Cross-sectional studies and cross-sectional analyses of longitudinal data indicate that peak V̇O2 increases gradually and progressively from about 8 to 16 yr in boys and 8 to 13 yr in girls. Peak V̇O2 tends to show a plateau after 13 yr in girls and increases at a slower rate after 16 yr in boys (2,14). Longitudinal studies show a growth spurt, i.e., a nonlinear increase, in peak V̇O2 during adolescence in both sexes (13,19,23). The shape of the adolescent growth curve in peak V̇O2 is similar to that for height. However, peak V̇O2 continues to increase after maximal rate of growth in height is attained (peak height velocity, PHV). The trend is less consistent in girls, although some longitudinal data indicate that peak V̇O2 continues to increase for several years after PHV (2,3,13,19).

The estimated maximum rate of growth (peak velocity, PV) in peak V̇O2 (PVPV̇O2, L·min−1·yr−1) during the adolescent growth spurt occurs near the time of PHV and peak weight velocity (PWV) (7,10,13,19,23,26). Although most studies are limited to boys, PVPV̇O2 occurs earlier in girls, but its magnitude is greater in boys. Studies vary in the robustness of estimated ages at PVPV̇O2, PHV, and PWV, and with one exception (19) do not employ mathematical curve-fitting to estimate parameters of the adolescent growth spurt in peakV̇O2, height, and weight.

A variety of methods have been used to fit curves to individual data for height and weight to derive parameters of the adolescent growth spurt (12,18). The growth spurt in peak V̇O2(age at PVPV̇O2 and PVPV̇O2, L·min−1·yr−1) has been approached with curve-fitting procedures for individual longitudinal data in only the Saskatchewan Growth Study (19). The Preece-Baines Model I growth function (PB Model I, a modified logistic model; 21) was fitted to individual data for height, weight, and peak V̇O2to derive the parameters of the adolescent growth spurt. PVPV̇O2 occurred in the same year as PHV and PWV in both sexes (19), but the sample size for girls was relatively small in contrast to that for boys, which may limit generalizations.

The purpose of this study is to mathematically model adolescent growth of peak V̇O2in a sample of boys and girls followed longitudinally from 10 to 18 yr of age. The parameters of the growth spurt are compared between boys and girls, and relationships among parameters of the growth spurt in peakV̇O2, height, and weight are evaluated.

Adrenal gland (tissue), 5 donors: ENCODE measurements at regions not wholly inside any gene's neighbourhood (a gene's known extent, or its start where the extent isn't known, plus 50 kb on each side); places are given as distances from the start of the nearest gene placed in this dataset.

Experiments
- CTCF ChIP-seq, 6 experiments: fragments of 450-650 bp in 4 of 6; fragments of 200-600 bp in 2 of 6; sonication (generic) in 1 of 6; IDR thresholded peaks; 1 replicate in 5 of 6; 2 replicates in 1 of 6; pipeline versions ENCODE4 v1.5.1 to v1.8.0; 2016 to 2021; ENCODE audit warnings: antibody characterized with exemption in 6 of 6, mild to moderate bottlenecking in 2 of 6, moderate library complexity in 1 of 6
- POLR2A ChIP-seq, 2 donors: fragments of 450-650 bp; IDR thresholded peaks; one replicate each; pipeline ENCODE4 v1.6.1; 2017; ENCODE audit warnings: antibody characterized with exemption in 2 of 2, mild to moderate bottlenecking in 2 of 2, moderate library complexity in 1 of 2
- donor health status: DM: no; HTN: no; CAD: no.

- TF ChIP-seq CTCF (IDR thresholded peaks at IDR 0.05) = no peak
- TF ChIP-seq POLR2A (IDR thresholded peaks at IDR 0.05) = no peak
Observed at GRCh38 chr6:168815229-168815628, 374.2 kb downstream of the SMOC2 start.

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The sample consisted of 105 twin pairs (210 subjects), all of whom were selected from the East Flanders Prospective Twin Registry (15) for the Leuven Longitudinal Twin Study (16). Determination of zygosity (11) and design of the study (6,15,16) have been described previously. The study was approved by the Medical Ethics Committee of the Faculty of Physical Education and Physiotherapy at the Katholieke Universiteit Leuven. Parents gave informed consent for their children’s participation, and permission was given by the subjects as well.

The twins were followed longitudinally from 10 to 18 yr of age (6). Height and weight were measured semiannually from 10 through 16 yr, and then measured again at 18 yr. Peak V̇O2 was measured annually over the same age interval. Skeletal maturity status was assessed annually with the Tanner-Whitehouse 2 method (27), which involves assessment of left hand-wrist x-rays and comparison to sex-specific British standards. First observations of the subjects occurred at a prepubertal stage (stage I of breast development in girls and genital development in boys) at a mean age of 10.3 ± 0.3 yr.

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Standing height was measured with a Harpenden stadiometer with the subjects in bare feet and the head in the Frankfort horizontal plane. Measurements were made by three consecutive experienced anthropometrists during the course of the study (1985–1999). Interobserver reliability was verified each time before a different anthropometrist started measuring. The intraclass correlation coefficient for stature (R) was 0.997, the mean difference between repeated measurements was less than 0.1 cm, the technical error was 0.18 cm, and the coefficient of variation was 0.10 (6). Weight was measured to the nearest 0.1 kg using a beam balance scale with subjects in swimsuits.